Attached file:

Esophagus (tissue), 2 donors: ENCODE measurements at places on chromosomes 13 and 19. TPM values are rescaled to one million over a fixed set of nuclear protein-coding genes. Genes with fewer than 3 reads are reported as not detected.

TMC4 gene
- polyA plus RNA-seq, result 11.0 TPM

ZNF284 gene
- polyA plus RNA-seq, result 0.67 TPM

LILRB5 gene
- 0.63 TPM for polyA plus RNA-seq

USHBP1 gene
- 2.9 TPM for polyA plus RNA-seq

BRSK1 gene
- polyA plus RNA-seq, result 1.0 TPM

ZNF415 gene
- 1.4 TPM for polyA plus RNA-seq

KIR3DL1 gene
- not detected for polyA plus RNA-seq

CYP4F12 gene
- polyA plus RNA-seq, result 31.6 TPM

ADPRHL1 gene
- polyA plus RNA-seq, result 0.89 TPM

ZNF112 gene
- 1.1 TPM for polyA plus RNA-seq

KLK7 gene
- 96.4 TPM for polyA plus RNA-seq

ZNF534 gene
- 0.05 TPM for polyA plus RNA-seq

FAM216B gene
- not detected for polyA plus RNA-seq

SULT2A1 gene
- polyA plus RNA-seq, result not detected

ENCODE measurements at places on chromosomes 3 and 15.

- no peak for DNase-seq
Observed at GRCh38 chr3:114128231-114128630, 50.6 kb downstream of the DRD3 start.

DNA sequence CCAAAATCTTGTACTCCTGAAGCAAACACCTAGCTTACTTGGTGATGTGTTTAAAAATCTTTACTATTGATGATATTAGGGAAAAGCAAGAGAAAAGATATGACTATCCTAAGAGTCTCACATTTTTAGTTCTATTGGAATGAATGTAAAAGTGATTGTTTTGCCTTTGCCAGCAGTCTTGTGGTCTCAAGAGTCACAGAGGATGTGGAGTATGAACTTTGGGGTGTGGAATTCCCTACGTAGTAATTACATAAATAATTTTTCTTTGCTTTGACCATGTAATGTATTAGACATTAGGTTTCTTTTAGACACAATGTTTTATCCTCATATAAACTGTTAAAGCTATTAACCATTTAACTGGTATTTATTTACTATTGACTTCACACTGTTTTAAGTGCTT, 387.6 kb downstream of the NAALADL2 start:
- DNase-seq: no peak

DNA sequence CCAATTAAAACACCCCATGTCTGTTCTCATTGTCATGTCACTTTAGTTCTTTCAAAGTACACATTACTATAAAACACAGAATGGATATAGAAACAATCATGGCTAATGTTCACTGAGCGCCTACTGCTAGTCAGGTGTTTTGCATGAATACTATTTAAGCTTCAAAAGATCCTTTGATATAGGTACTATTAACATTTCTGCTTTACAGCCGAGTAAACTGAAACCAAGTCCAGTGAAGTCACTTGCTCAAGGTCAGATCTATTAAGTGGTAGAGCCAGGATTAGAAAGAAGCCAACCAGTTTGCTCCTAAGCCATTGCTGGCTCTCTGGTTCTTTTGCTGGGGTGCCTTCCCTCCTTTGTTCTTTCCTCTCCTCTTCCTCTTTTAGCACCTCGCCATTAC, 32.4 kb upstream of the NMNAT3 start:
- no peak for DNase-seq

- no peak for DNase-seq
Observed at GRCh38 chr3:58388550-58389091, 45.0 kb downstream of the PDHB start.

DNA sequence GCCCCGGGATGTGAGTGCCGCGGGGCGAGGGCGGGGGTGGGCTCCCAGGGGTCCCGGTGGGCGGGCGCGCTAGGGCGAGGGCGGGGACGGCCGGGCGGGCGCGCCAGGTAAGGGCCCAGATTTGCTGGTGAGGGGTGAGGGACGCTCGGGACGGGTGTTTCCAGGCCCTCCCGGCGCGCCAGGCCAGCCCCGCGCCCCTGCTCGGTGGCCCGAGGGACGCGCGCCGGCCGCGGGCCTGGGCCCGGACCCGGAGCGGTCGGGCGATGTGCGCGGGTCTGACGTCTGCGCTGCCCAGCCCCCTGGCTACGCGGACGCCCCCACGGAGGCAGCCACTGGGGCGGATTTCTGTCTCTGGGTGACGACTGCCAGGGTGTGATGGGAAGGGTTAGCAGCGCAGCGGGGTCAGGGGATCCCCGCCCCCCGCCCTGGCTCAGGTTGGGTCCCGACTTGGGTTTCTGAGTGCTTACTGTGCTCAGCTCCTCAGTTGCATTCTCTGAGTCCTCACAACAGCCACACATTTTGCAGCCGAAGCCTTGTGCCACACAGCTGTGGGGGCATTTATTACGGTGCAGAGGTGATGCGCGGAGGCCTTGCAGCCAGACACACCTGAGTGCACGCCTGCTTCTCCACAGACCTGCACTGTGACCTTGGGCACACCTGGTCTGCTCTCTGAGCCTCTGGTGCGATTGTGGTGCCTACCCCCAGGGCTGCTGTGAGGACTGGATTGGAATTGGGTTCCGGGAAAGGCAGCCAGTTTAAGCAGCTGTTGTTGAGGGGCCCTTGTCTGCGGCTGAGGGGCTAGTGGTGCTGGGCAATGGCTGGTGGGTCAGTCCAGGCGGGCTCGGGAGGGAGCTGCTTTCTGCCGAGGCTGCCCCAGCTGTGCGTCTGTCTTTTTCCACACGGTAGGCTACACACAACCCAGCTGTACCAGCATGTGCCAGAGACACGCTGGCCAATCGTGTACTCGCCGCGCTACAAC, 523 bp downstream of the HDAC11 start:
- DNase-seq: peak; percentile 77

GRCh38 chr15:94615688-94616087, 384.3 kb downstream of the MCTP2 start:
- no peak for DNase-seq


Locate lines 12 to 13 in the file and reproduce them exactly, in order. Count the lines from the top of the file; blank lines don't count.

ZNF415 gene
- 1.4 TPM for polyA plus RNA-seq